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Major League Baseball responds to WADA01/16/2008 6:21 PM ET
As recognized in yesterday's hearing, Major League Baseball has made great strides in its anti-doping efforts in recent years. And, as Senator George Mitchell found, MLB's program has the toughest penalties in professional sports and has effectively reduced the use of steroids in baseball. During this time, Major League Baseball has made extensive efforts to work cooperatively with the World Anti-Doping Agency (WADA). MLB uses the WADA certified laboratory at UCLA for testing in its minor league program and the WADA certified laboratory in Montreal for its Major League testing. As a result, MLB regularly interacts with key members of the anti-doping community in an effort to improve its programs. Moreover, just recently, Major League Baseball entered into a partnership - the Partnership for Clean Competition (PCC) - with the U.S. Olympic Committee and the U.S. Anti-Doping Agency (USADA) to fund cutting edge anti-doping research and education. Despite these efforts, WADA President John Fahey today launched an inaccurate and misleading publicity campaign against Major League Baseball and the MLB Players Association. MLB Executive Vice President Rob Manfred said: "These continuing, unprovoked, inaccurate publicity stunts by WADA have created an unwillingness to become more involved with WADA and its affiliates. We were hopeful that false public statements by WADA would end with its recent change in leadership and we are deeply disappointed that Mr. Fahey is showing the same counterproductive tendencies as his predecessor." Contrary to Mr. Fahey's assertions, Commissioner Allan H. (Bud) Selig has repeatedly said that he embraces all of Senator Mitchell's recommendations, including the recommendation on program independence. As Senator Mitchell recognized in his report, "There are a number of methods by which true independence may be achieved. The precise form is for the parties to decide through collective bargaining. The independent program administrator could serve for a substantial fixed term, not subject to removal except for good cause." Commissioner Selig said: "The structure of the independent program administrator was a substantial step forward for our program and, as Senator Mitchell recognized, with refinement that structure could provide true independence for the program. WADA does not have a monopoly on independence in the world of drug testing." Mr. Fahey's statements mischaracterize the position of Major League Baseball in a number of important respects. MLB did not assert "there is no reliable test for hGH." Rather, Commissioner Selig's testimony stated, "When a valid, commercially available and practical test for hGH becomes reality - regardless of whether the test is based on blood or urine - Baseball will support the utilization of that test." Mr. Fahey's own press release states that "commercial kits are in development...," recognizing that the test is not commercially available today. Manfred said: "Rather than focusing on the Commissioner's positive commitment to move forward with hGH testing, Mr. Fahey has elected to engage in semantic games that barely disguises WADA's own economic agenda." Mr. Fahey's press release is also misleading with respect to the issue of blood storage. Manfred said, "Both Dr. Gary Green, our expert on performance enhancing substances, and Dr. Christiane Ayotte, the Director of WADA's Montreal laboratory, have expressed concerns about the wisdom and practicality of freezing blood samples." Dr. Green said, "Although some have proposed the storing of serum samples, there are several practical and technological hurdles that would have to be overcome before this approach could be widely implemented." Dr. Ayotte added: "The stability of hGH in serum may be greater, but the precise period of stability remains unclear. There are major issues related to the separation of serum from whole blood at collection sites such as doping control stations. In that setting, centrifuging and manipulating blood can raise serious occupational health concerns." MLB has also learned that neither the laboratory at UCLA nor the laboratory at Montreal is currently storing serum samples frozen for future hGH analysis. Mr. Manfred said: "Perhaps Mr. Fahey should become more familiar with the operations of the WADA laboratories before attempting to criticize Major League Baseball."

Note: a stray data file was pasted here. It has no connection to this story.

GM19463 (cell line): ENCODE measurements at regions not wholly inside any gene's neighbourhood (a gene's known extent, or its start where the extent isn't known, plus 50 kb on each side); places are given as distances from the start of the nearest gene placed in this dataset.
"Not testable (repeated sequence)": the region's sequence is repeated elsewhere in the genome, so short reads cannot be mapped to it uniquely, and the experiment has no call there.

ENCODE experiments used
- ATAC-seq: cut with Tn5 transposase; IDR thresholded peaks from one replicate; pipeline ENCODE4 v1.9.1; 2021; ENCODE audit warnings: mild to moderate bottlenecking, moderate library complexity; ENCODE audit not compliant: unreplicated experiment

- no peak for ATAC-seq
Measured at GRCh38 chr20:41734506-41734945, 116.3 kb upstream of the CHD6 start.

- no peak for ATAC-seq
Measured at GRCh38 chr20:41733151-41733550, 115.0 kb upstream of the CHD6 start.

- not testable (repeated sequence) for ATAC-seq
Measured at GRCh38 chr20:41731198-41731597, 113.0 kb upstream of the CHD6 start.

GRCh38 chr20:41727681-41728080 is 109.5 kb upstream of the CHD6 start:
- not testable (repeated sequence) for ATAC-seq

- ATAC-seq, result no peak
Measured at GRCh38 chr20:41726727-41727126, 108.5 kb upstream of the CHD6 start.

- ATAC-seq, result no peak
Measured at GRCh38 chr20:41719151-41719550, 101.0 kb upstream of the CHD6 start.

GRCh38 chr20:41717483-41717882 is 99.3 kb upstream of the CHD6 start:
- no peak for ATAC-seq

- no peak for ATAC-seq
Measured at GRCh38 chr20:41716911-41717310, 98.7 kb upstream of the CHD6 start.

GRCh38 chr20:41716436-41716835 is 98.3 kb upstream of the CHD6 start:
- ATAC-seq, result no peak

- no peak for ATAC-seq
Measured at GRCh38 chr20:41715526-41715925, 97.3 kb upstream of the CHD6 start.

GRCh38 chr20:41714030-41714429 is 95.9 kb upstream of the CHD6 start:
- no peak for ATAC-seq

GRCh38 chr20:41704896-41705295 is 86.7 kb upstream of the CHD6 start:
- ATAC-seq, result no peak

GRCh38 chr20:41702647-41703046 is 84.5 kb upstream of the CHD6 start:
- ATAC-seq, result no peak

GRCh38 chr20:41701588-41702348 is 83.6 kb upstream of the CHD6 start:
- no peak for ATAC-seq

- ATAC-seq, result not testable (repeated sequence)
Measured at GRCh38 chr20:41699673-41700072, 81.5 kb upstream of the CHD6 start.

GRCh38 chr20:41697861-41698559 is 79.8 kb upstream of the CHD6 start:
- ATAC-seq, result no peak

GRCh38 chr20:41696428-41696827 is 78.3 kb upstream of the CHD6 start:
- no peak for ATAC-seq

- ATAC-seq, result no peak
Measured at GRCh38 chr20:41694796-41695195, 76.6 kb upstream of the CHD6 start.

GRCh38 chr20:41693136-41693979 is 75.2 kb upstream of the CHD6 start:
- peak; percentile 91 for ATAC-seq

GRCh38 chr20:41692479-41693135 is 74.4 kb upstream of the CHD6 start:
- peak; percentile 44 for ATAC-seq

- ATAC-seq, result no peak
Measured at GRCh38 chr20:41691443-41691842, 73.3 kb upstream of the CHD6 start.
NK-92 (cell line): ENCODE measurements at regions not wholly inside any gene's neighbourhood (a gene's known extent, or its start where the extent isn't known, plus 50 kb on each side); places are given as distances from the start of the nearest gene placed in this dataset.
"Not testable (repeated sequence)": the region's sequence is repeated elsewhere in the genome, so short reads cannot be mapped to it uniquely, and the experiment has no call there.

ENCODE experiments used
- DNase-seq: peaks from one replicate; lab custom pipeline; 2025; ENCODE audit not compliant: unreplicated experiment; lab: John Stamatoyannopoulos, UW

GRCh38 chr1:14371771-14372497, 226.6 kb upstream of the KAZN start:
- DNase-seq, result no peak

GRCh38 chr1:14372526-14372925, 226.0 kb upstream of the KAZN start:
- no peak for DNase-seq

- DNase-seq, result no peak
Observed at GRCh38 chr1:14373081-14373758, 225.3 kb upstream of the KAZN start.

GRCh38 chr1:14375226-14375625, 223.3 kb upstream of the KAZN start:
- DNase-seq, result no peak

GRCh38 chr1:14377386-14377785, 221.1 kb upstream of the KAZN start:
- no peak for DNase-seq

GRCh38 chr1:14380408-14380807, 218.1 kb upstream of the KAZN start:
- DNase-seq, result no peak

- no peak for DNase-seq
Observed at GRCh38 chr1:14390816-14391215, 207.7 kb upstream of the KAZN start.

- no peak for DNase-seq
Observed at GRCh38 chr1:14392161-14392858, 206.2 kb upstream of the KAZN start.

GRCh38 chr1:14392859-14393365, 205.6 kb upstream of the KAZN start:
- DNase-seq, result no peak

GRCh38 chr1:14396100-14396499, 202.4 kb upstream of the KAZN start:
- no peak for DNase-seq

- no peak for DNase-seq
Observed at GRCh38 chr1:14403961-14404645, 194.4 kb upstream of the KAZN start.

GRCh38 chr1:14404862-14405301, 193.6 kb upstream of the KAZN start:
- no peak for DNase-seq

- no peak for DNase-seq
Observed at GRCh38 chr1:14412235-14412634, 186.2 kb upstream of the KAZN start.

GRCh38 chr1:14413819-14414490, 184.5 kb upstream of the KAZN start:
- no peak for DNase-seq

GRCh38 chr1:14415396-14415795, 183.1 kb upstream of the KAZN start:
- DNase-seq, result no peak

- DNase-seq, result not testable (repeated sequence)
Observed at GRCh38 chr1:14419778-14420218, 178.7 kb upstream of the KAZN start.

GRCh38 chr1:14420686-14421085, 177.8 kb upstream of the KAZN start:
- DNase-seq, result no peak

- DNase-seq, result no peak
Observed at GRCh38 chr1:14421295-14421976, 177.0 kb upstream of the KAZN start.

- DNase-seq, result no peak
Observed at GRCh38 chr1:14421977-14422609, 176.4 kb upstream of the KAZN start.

This story was not subject to the approval of Major League Baseball or its clubs.